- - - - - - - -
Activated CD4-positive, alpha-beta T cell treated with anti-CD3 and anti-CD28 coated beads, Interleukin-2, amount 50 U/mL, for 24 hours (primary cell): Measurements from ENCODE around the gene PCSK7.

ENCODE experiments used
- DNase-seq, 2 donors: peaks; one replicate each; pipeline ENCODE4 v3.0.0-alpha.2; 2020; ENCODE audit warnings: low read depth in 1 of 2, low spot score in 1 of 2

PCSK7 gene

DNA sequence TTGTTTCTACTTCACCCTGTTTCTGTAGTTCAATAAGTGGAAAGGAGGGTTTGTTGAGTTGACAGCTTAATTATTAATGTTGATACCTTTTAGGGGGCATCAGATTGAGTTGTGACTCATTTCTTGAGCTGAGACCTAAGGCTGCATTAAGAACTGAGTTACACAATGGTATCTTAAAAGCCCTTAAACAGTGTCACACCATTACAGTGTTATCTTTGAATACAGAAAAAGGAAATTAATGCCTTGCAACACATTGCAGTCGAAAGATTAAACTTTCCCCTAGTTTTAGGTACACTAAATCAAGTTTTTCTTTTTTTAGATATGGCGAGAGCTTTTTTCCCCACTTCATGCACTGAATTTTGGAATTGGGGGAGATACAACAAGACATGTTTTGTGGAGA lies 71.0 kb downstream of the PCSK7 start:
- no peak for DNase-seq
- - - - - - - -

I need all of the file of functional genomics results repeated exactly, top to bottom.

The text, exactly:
Activated CD4-positive, alpha-beta T cell treated with anti-CD3 and anti-CD28 coated beads, Interleukin-2, amount 50 U/mL, for 24 hours (primary cell): Measurements from ENCODE around the gene PCSK7.

ENCODE experiments used
- DNase-seq, 2 donors: peaks; one replicate each; pipeline ENCODE4 v3.0.0-alpha.2; 2020; ENCODE audit warnings: low read depth in 1 of 2, low spot score in 1 of 2

PCSK7 gene

DNA sequence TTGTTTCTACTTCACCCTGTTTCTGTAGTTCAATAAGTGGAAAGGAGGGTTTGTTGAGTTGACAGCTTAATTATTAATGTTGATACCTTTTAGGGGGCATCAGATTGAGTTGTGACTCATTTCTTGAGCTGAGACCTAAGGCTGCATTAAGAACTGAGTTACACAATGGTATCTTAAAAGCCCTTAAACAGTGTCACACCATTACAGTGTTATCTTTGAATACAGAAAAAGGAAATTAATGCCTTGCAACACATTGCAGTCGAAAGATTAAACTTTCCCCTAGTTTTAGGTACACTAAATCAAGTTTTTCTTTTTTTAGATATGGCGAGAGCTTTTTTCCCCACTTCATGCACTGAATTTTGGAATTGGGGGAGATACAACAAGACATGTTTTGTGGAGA lies 71.0 kb downstream of the PCSK7 start:
- no peak for DNase-seq